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Phil Lee

The Fall and Further Decline of the Mighty King of Love

(Palookaville; US: 5 Feb 2013; UK: 5 Feb 2013)

Bluesy Troubadour Hits A Few, Misses A Few

Phil Lee is a Nashville-based singer and guitarist who feels that humor has its place in the blues—preferably front and center. On tunes like the jaunty “Blues In Reverse” or the vicious “Every Time”, he uses his vocals to presumed comic effect; album opener “I Hated to See You Go” opens with the lines “When you left, I said at last / And gave you twenty bucks for gas”. If you’re fond of such Dylan-esque posturing, you’re likely to enjoy the record a whole bunch. Even if you don’t, and even if Lee isn’t quite as funny as he seems to believe, well, at least the guitar playing’s pretty tasty. As is the musicianship in general: there’s plenty of energy to these songs, and Lee is capably backed by a crew that includes George Bradfute on guitar, fiddle, banjo and organ. Fans of Dylan, Townes van Zandt, or guitar blues in general might want to give a listen.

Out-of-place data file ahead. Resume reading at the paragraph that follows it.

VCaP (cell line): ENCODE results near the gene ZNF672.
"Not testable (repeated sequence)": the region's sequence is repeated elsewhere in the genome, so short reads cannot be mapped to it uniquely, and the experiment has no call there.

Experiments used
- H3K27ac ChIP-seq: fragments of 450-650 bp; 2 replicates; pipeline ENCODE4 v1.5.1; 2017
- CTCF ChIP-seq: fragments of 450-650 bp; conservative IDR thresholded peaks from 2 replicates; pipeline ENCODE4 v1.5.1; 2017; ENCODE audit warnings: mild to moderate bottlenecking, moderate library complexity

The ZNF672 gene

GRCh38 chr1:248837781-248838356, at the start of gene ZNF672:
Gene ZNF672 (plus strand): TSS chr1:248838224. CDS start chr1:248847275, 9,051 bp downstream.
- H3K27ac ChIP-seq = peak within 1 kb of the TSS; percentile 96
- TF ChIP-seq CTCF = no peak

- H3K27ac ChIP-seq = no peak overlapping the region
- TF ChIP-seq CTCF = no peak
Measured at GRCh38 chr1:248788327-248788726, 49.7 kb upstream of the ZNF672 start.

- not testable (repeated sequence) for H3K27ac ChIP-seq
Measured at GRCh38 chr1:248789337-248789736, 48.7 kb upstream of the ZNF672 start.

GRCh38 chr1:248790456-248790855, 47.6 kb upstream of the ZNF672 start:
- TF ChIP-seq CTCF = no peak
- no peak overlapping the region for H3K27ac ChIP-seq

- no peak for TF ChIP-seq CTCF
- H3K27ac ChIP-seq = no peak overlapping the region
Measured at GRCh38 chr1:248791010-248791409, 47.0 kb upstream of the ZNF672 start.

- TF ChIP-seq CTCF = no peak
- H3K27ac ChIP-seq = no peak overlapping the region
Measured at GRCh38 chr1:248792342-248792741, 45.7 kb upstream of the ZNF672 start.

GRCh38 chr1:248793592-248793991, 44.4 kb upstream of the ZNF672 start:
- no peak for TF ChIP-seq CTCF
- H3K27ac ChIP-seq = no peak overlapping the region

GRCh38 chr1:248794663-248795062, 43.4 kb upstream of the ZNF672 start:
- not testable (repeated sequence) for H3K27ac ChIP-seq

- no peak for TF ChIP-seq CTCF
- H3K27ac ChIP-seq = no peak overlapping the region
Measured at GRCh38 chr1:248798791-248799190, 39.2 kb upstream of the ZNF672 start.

DAVID MAINE is a novelist and essayist. His books include The Preservationist (2004), Fallen (2005), The Book of Samson (2006), Monster, 1959 (2008) and An Age of Madness (2012). He has contributed to The Washington Post, Publishers Weekly, and, among other outlets. He is a lifelong music obsessive whose interests range from rock to folk to hip-hop to international to blues. He currently lives in western Massachusetts, where he works in human services. Catch up with his blog, The Party Never Stops, at, or become his buddy on Facebook (or Twitter or Google+ or whatever you prefer) to keep up with reviews and other developments.

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